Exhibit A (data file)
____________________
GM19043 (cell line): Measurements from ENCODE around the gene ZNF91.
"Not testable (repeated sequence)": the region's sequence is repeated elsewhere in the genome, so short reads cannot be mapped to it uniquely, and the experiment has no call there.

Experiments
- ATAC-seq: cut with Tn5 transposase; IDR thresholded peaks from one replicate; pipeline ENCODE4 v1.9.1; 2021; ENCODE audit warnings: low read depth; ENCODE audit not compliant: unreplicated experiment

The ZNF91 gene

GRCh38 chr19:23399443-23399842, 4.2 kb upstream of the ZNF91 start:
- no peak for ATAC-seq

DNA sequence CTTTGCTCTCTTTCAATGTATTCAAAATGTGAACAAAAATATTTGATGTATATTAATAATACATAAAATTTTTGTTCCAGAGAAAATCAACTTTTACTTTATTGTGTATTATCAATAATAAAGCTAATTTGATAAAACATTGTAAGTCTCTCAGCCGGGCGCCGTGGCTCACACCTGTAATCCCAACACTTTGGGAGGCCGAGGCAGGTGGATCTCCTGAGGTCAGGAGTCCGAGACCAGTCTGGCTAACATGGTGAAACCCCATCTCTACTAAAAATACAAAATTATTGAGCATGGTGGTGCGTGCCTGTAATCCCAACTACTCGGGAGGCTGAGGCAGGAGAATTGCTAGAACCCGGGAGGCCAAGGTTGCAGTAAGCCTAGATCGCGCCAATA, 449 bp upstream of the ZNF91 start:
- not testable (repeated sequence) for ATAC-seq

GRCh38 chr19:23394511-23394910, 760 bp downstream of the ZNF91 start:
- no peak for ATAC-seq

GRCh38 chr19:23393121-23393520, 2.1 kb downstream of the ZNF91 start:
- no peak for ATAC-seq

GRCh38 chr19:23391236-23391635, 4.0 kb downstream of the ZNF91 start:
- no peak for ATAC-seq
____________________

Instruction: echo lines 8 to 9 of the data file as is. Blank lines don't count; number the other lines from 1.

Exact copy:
DNA sequence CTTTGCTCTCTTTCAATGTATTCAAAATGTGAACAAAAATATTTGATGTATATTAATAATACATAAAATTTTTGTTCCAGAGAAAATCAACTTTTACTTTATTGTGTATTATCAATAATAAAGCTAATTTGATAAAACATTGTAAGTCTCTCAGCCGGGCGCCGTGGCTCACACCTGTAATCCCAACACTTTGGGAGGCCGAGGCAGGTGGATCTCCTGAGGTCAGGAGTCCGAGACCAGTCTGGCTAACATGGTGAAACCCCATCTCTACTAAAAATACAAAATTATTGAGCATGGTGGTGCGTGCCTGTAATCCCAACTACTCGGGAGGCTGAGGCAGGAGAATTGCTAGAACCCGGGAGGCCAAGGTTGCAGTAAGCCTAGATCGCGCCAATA, 449 bp upstream of the ZNF91 start:
- not testable (repeated sequence) for ATAC-seq